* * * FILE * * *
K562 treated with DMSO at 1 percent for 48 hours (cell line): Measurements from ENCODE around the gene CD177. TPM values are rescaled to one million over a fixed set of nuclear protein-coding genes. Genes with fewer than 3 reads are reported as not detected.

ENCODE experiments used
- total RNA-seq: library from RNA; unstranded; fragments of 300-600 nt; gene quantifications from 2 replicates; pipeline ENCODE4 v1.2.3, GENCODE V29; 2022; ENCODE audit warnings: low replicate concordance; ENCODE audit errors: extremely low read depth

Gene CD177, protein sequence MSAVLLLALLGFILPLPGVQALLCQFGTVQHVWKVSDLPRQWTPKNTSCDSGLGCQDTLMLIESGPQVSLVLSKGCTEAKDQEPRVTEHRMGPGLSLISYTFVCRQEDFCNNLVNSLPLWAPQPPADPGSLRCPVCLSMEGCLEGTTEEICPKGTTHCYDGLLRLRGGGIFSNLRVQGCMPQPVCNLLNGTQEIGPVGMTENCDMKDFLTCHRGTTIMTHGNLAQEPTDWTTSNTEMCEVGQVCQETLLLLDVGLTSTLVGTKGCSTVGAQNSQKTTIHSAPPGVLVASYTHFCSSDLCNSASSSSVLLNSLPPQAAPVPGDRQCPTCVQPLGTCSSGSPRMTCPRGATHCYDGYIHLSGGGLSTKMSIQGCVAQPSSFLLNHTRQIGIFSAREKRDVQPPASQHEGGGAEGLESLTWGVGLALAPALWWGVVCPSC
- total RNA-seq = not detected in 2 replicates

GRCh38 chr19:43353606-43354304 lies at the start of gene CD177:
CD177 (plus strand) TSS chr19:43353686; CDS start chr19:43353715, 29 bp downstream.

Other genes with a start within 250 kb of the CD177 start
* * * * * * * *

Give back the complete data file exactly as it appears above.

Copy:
K562 treated with DMSO at 1 percent for 48 hours (cell line): Measurements from ENCODE around the gene CD177. TPM values are rescaled to one million over a fixed set of nuclear protein-coding genes. Genes with fewer than 3 reads are reported as not detected.

ENCODE experiments used
- total RNA-seq: library from RNA; unstranded; fragments of 300-600 nt; gene quantifications from 2 replicates; pipeline ENCODE4 v1.2.3, GENCODE V29; 2022; ENCODE audit warnings: low replicate concordance; ENCODE audit errors: extremely low read depth

Gene CD177, protein sequence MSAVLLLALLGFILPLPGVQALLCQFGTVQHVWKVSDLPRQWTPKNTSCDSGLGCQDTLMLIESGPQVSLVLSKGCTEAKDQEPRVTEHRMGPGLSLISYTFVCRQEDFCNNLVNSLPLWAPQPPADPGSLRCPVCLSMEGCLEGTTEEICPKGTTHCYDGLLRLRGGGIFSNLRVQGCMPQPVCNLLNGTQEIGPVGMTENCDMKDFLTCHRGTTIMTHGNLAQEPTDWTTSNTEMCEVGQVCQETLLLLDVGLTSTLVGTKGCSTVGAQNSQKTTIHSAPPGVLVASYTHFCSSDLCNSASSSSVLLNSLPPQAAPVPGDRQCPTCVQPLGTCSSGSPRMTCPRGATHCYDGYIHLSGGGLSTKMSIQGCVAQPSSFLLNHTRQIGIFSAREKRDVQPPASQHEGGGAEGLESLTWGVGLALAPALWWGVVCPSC
- total RNA-seq = not detected in 2 replicates

GRCh38 chr19:43353606-43354304 lies at the start of gene CD177:
CD177 (plus strand) TSS chr19:43353686; CDS start chr19:43353715, 29 bp downstream.

Other genes with a start within 250 kb of the CD177 start